The people blessed all the men that willingly offered themselves to dwell in Jerusalem.
In this, and the next two chapters, the arrangements made for the settlement of the cities are set forth. These are the last pages of history in the Old Testament. Some revelations of later conditions are found in the writings of the prophets, but nothing more is distinctly historic until, after a lapse of four centuries, we have the events recorded in the New Testament. The first section of the chapter is devoted to the account of the settlement of Jerusalem particularly. It should be remembered that perhaps not more than fifty thousand, all told, had returned from captivity, and by no means all of these had come to Jerusalem itself. Many of them had taken up their abode in the surrounding cities. Jerusalem was particularly difficult of settlement, seeing that it was the centre of danger, and peculiarly liable to attack. It was, therefore, arranged that the princes should dwell in the city, and that 10 per cent. of the people, selected by lot, must take up their abode there. In addition to these there were some who voluntarily came forward to dwell in the place of danger, and these were specially honoured by the people. The statement is one which gives occasion for some heart-searching. It really is an easy thing, for those who do not volunteer for places of danger, to applaud those who do, but it does seem to be a somewhat unworthy proceeding. Applause of heroism is neither costly nor valuable. It is a good thing that great enterprises are not dependent upon such people. The heroes are always to be found. Their reward is in their deed, rather than in the approbation of those who admire, but who do not help.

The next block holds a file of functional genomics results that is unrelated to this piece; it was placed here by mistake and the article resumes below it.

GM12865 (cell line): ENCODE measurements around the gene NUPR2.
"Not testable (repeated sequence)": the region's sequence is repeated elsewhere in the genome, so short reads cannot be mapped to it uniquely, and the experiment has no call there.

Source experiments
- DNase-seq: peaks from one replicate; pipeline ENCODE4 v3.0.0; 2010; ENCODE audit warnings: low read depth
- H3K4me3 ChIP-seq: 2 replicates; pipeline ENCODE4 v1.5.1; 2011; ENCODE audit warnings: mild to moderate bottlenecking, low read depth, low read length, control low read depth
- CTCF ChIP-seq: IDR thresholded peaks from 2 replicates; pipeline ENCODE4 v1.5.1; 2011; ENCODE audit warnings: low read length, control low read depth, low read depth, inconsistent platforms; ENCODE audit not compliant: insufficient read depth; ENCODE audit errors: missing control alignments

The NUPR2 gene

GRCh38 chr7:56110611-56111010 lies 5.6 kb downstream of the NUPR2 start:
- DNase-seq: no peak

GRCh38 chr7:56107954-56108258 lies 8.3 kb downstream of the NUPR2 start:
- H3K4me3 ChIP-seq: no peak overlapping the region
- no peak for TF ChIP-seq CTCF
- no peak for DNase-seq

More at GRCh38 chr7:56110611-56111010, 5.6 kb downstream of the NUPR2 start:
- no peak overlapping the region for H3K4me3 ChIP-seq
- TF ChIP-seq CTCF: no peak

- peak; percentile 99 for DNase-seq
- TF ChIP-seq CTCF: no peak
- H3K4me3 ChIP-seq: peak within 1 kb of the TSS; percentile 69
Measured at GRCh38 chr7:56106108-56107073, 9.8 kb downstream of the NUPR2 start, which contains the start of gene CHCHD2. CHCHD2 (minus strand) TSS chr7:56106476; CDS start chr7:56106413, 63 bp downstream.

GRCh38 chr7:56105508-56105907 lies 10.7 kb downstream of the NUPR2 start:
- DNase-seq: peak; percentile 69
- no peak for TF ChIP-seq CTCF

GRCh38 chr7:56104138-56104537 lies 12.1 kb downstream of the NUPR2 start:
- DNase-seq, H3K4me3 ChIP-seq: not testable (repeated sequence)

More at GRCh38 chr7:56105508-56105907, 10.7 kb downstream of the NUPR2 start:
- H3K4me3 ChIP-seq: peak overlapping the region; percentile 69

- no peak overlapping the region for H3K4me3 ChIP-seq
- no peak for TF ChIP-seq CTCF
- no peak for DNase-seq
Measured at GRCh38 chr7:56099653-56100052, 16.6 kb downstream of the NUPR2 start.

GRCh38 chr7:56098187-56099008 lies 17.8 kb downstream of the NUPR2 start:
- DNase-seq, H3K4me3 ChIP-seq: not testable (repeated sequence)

The joy of Jerusalem was heard even afar off.
In this chapter we have an account of the commencement of the solemn dedication of the wall. It would seem as though it had been postponed for some considerable time. Differences of opinion exist as to the length of time. Some place this dedication ceremony in immediate relation to that which is recorded in the following chapter, which would place it twelve years after the first coming of Nehemiah. Others say that the account given here has reference to what took place within a few months of the actual completion of the work. It is difficult to decide, and really the matter is of no vital importance. The ceremony, whenever it took place, proceeded in three stages. First, there were two great processionals, in which the appointed singers chanted the praises of God. This was followed by the reading of the Law, and the consequent separation of the mixed multitude from the people of God (chapter 13). The present chapter is principally occupied with the rejoicing, and in this connection the statement is made that "The joy of Jerusalem was heard even afar off." It was a great day, greater even than these people knew. The reformers had sought to bring the remnant, weak and small though it was numerically, back to a recognition of the deepest truth concerning the national life that, namely, of its relation to God. Their joy that day was the joy of the Lord, and that was indeed their strength. All the pomp and pageantry and material splendour of the days of the monarchy had passed; but in that devotion to the Law, and to the purposes of God as manifested in the building of the wall, there was more of moral power than the old days had ever known, since the time when in their folly, the people had clamoured for a "king like the nations."